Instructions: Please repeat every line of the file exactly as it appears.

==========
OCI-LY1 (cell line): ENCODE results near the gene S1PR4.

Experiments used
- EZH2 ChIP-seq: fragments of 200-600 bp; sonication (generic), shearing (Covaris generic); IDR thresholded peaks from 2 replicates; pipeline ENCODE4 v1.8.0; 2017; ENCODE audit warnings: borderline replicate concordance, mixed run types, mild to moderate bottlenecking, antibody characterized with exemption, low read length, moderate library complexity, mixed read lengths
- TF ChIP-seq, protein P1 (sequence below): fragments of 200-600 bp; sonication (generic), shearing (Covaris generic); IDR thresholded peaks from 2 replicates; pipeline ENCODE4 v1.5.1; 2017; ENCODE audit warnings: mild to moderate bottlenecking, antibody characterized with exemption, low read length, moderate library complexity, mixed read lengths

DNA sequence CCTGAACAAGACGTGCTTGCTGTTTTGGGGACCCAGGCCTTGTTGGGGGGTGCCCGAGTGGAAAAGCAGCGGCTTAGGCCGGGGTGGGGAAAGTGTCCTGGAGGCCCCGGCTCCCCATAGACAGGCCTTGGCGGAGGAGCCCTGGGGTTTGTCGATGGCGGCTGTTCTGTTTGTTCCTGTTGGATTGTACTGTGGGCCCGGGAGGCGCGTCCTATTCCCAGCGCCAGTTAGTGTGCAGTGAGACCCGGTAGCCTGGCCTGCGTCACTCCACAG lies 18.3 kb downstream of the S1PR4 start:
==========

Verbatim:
OCI-LY1 (cell line): ENCODE results near the gene S1PR4.

Experiments used
- EZH2 ChIP-seq: fragments of 200-600 bp; sonication (generic), shearing (Covaris generic); IDR thresholded peaks from 2 replicates; pipeline ENCODE4 v1.8.0; 2017; ENCODE audit warnings: borderline replicate concordance, mixed run types, mild to moderate bottlenecking, antibody characterized with exemption, low read length, moderate library complexity, mixed read lengths
- TF ChIP-seq, protein P1 (sequence below): fragments of 200-600 bp; sonication (generic), shearing (Covaris generic); IDR thresholded peaks from 2 replicates; pipeline ENCODE4 v1.5.1; 2017; ENCODE audit warnings: mild to moderate bottlenecking, antibody characterized with exemption, low read length, moderate library complexity, mixed read lengths

DNA sequence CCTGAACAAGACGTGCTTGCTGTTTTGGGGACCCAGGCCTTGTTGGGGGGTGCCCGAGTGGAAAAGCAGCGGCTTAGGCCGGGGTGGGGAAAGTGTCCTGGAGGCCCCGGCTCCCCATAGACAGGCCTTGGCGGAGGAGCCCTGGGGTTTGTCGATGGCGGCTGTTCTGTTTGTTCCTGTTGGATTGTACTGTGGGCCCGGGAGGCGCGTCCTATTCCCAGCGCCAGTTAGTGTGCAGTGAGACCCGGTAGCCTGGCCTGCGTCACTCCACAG lies 18.3 kb downstream of the S1PR4 start: